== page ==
Tik Tok - Kesha

Today is my long run day. I have my route planned out and I am going to finish the work of it regardless of if I run, walk, or crawl. I am deep in the thick of inertia and resistance. While recovering from the half-marathon, I developed a formidable sense of fear or some other type of weird psychological block. The last time I ran, I wanted to stop after a half mile and forced myself to do sprints in an empty Blockbuster video parking lot just to get sweaty. Today, and all week, I'm afraid I can't do it. I'm afraid I'll get hurt. I'm afraid to look people in the face who have been so excited for me and so supportive and tell them it just didn't work out for me. But I want to push through this piece and get to work. I think today feels like a turning point.

I mean really, 
Tick Tock, Girl

I'm not telling you this because I feel like I'm in a dire situation or it's really super important in the scheme of life. I do however want to just lay down where I'm at in the name of being true to this process. I think it speaks to all the folks who, like me, are prone to easily get to the place of I can't do that. Because maybe I really can't, but the more probable story is if I can't do it today, I can do it at some point. I just don't know if I can do it by July 25th. Looking back now, it turns out I did set myself up for a fantastically intense challenge here.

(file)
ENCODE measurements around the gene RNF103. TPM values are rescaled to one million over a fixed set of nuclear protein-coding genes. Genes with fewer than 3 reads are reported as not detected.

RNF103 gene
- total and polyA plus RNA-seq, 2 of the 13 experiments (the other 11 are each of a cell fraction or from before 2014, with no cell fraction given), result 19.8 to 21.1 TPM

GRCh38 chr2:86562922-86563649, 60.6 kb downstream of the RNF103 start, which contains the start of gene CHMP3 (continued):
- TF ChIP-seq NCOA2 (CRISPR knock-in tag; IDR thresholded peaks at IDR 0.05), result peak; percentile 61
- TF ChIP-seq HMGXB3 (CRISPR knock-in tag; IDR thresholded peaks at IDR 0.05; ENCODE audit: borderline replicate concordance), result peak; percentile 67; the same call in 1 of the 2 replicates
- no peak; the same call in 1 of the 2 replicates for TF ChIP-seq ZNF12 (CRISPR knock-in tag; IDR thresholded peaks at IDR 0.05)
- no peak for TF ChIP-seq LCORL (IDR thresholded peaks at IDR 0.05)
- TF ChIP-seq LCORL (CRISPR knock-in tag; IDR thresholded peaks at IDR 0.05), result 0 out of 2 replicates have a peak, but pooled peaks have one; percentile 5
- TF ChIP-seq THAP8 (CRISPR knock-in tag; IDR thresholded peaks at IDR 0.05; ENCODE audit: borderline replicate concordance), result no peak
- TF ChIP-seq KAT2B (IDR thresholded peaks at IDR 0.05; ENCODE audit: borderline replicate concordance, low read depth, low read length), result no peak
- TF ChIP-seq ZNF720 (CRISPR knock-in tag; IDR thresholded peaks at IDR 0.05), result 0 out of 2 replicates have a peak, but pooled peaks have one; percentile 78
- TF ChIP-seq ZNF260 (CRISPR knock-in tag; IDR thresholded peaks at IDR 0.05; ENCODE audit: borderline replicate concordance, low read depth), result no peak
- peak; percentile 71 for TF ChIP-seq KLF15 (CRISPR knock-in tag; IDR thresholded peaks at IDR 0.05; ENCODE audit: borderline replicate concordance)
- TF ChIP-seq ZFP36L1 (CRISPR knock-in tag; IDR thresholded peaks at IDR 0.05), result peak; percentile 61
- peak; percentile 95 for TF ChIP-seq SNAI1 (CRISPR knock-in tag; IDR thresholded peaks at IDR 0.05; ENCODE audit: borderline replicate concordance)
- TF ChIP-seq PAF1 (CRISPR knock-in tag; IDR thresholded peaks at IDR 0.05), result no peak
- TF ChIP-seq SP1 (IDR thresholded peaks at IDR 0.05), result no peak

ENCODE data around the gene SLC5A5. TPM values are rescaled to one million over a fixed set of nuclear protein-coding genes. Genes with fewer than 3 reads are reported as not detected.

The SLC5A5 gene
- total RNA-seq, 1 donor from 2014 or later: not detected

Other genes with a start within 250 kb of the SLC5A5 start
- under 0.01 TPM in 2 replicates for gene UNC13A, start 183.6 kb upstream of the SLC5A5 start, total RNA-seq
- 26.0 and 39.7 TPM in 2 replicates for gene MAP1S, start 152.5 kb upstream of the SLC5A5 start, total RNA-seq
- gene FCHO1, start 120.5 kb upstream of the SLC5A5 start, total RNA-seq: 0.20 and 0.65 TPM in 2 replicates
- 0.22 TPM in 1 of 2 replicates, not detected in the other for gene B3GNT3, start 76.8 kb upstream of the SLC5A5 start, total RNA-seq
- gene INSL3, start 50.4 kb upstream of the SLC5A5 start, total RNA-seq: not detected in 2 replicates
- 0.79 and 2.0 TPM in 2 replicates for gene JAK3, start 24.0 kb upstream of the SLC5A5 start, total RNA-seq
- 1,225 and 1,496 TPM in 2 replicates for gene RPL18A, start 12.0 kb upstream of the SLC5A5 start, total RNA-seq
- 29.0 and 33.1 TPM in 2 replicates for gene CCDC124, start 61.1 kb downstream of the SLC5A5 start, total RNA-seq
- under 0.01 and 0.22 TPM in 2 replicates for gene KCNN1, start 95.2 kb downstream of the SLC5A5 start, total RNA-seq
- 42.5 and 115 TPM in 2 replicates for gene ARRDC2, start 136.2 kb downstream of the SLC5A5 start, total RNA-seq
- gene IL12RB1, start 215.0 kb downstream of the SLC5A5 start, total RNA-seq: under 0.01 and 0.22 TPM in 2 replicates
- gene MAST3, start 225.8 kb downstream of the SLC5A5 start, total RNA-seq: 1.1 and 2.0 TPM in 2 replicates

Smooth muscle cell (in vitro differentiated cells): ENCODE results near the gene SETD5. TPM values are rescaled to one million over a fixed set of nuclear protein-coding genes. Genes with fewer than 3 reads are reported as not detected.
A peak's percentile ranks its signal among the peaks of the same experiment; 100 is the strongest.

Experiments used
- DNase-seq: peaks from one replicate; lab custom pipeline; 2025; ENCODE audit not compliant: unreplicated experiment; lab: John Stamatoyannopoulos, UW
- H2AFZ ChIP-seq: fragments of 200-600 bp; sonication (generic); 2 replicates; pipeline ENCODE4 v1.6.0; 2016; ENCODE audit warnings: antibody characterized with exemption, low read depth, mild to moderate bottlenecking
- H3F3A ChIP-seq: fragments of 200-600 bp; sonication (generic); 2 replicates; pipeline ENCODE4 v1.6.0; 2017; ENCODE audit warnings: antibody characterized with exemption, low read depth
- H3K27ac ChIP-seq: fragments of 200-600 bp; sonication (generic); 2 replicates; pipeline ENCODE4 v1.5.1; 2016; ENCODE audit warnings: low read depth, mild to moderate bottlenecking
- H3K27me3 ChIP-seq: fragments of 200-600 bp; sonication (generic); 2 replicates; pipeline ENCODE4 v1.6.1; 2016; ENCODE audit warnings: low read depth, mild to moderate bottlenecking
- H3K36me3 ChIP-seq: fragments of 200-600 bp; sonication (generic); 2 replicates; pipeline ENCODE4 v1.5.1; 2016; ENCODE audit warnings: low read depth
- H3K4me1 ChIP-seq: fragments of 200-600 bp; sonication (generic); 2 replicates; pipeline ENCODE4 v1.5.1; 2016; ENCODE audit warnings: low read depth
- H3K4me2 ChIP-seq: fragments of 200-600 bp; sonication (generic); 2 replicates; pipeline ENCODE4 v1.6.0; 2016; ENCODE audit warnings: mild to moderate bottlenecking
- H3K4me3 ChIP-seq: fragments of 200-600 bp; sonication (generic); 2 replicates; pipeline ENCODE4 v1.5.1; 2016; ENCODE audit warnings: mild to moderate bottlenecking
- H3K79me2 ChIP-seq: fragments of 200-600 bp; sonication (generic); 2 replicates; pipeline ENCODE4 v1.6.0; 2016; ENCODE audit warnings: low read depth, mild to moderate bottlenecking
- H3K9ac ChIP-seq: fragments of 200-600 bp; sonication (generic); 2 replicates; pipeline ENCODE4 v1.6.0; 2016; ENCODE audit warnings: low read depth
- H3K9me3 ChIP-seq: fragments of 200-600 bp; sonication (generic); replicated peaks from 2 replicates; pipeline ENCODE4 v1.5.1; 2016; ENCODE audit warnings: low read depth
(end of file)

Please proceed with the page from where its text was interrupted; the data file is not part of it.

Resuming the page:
C'est la vie. 
I guess we'll see what happens in 85 little days.
That makes the hair on the back of my neck stand up
And my stomach flop over.

Nonetheless, the sausage outfit will take it's tour down 16th street today, climb what will be the last hill of July's marathon and head to the water around the ballpark where the Giants will hopefully take to the diamond and bring it on home today. I will do what I can do. 

And in the interest of laying it all down, my book is in the same place as my road work. After a great tear across 25 pages of new text, I hit a wall. The sensations of approaching the page are virtually identical to those of approaching the street. The same fear, the same overwhelmed vantage point, and the same emotional vertigo gazing down the horizon at all that could go wrong. I think in some circles this is referred to as "future tripping". The advice of professionals or other folks who have been here would be to take the short view for a moment. Inhale the moment into your lungs and remain in the experience as it happens. A girl could then appreciate her health, her friends, her peculiar drive to tell a story and be filled with emotions surrounding what actually is, rather than all that may or may not come to pass. Instead of living within the experience of the always impending, wasting life on emotionally experiencing a fiction of maybe, I could simply look at the city I run through, tell the story of the moment in the text, let the marathon work itself out later, the novel unfold at its own pace, and I could just slowly return to now. 

At least that's what I hear.
Hang in there with me.

Sara Elise

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